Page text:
Roger Mercer: Readers need help identifying plants - The Fayetteville Observer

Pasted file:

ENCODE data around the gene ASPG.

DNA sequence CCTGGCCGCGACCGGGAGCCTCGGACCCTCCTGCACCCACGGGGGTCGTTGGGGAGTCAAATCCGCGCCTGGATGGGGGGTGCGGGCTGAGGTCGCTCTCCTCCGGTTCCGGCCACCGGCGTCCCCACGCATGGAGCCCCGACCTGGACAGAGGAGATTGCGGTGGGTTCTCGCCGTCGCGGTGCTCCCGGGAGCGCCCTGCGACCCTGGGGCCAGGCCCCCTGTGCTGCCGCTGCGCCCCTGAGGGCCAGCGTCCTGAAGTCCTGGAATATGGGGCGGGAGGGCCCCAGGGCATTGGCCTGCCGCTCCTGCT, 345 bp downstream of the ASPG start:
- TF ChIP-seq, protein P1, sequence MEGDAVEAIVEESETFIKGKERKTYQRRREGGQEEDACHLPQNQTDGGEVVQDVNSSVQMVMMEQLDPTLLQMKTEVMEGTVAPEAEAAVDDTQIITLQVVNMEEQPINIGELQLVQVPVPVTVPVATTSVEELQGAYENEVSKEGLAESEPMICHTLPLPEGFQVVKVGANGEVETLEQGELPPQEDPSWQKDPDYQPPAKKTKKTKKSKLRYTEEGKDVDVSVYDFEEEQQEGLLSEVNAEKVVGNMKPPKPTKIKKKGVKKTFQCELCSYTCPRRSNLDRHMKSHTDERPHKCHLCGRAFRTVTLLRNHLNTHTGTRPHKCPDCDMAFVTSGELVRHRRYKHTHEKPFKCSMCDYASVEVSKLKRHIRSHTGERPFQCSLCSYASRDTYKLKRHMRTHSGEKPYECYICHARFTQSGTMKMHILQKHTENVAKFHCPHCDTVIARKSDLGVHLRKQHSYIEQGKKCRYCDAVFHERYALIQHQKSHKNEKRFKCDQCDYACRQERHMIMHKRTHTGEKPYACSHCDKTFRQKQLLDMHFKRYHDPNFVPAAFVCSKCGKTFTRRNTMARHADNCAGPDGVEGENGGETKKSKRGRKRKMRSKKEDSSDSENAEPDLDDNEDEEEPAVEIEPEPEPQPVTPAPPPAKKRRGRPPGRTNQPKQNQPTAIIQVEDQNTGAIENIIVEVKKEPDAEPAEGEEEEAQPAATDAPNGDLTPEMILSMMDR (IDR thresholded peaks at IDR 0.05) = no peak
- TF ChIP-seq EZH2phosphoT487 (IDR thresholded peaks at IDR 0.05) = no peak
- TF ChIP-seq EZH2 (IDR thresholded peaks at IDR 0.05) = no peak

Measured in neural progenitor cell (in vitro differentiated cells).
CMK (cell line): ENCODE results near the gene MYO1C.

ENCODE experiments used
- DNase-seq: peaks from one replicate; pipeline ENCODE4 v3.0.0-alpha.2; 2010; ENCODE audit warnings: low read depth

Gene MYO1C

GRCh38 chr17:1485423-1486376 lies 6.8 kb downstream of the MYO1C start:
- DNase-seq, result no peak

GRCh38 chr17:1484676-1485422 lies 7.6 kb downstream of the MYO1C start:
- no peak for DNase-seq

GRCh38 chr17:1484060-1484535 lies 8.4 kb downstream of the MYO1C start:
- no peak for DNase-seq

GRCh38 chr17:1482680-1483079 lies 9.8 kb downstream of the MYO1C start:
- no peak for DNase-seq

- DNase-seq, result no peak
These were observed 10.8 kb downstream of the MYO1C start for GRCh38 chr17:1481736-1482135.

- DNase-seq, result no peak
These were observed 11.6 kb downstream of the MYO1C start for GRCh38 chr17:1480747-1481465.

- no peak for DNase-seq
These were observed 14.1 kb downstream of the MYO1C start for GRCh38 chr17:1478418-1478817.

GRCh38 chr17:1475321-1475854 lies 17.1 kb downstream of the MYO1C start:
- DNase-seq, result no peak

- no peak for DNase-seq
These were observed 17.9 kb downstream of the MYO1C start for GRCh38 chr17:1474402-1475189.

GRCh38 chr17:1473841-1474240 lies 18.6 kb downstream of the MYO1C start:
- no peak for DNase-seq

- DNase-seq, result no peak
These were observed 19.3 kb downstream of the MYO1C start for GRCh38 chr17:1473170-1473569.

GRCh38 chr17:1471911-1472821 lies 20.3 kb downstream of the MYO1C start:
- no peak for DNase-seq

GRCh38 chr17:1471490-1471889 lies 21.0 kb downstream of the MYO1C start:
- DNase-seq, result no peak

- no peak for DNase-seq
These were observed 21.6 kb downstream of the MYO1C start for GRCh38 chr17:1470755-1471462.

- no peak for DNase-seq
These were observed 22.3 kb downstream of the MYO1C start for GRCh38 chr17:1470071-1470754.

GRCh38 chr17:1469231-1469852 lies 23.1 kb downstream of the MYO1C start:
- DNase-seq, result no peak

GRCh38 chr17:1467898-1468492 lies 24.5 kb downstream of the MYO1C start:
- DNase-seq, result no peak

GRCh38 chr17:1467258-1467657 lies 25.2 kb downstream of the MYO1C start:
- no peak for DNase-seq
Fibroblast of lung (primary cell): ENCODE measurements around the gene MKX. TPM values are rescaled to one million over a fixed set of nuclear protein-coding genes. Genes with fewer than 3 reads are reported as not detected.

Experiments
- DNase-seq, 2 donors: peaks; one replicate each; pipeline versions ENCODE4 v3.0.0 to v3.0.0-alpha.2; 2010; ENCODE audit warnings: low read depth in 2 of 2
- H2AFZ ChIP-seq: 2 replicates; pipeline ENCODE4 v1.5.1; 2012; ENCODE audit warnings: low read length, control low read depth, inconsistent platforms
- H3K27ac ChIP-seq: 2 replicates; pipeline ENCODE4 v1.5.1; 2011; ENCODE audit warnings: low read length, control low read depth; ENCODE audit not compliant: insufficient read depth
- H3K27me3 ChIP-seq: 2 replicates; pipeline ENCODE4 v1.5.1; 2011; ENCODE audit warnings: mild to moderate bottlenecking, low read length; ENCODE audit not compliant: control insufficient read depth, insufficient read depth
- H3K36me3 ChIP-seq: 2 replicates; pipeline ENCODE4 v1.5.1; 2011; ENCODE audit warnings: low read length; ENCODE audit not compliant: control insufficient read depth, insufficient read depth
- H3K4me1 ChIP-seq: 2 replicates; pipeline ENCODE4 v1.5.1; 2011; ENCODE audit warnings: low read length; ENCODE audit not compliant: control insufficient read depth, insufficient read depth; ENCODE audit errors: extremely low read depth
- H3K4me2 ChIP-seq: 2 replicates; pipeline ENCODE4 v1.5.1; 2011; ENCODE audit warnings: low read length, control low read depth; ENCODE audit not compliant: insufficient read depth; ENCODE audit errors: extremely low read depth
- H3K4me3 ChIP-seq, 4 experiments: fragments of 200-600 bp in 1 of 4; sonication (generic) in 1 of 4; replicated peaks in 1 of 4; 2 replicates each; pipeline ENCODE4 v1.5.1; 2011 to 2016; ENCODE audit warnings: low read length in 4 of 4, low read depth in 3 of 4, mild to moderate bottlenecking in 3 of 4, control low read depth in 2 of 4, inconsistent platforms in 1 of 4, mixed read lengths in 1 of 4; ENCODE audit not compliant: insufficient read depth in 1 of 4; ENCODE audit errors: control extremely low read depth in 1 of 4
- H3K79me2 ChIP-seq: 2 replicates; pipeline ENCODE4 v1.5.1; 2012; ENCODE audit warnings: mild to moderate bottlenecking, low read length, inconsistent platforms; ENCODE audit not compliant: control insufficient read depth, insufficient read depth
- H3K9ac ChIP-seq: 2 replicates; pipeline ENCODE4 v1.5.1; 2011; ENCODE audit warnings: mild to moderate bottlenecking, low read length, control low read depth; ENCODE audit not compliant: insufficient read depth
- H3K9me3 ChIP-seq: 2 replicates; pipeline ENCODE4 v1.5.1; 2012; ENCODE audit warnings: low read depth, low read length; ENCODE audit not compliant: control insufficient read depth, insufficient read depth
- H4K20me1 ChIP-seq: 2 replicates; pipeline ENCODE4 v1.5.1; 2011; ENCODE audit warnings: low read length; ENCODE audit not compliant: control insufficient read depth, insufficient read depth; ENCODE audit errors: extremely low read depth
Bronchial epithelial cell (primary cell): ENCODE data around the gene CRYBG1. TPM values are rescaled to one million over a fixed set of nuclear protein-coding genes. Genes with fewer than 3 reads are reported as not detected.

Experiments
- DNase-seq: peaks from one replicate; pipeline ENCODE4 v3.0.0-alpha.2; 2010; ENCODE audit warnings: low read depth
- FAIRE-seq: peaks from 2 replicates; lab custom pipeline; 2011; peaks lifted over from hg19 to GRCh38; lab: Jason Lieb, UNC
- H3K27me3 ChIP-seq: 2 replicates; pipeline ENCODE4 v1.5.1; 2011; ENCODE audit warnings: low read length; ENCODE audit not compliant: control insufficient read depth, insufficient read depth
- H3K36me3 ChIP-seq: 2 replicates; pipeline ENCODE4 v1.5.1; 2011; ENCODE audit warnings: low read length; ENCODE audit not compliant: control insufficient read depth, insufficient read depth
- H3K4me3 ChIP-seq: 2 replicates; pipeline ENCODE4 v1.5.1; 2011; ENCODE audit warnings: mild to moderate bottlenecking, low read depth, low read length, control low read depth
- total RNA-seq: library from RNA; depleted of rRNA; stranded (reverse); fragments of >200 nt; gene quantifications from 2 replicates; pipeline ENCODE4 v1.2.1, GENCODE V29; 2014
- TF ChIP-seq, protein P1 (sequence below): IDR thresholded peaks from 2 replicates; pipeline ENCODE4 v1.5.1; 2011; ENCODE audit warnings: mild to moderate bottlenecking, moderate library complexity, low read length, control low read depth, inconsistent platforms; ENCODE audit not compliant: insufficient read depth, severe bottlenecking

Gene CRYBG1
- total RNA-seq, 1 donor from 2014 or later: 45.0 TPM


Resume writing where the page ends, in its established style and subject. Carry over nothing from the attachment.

This is Persicaria affinis, an evergreen perennial with a mat-forming habit. Its foliage is narrowly elliptic and dark green, turning bronze in winter. In late summer to autumn, it bears dense spikes of small, funnel-shaped, rose-pink flowers just above the foliage. More: Roger Mercer: Tips for growing kale in containersThere are selections with longer flower spikes and a wider range of colors, including white. Considering where it is at Fort Bragg, and the level of care, which is zero, this may be the most beautiful plant that would succeed where it is. So I would hesitate to call it a weed. I notice there is some greenbriar growing in it. If you want to call something a weed, this is it.More: Roger Mercer: Readers pose pruning, fertilizer questionsI do love greenbriars. They mean life for many bird species. They provide impenetrable, thorny, nesting areas and lots of berries for food in autumn and winter. There are forms with red berries, and with no thorns. Most have blue-black berries. One form was once used widely over archways at the entrances to southern homes and plantation houses.Send your questions and comments to Roger at or call 910-424-4756. You may message photos and text to that number. Send pest or plant samples to Roger at 6215 Maude St., Fayetteville, N.C. 28306.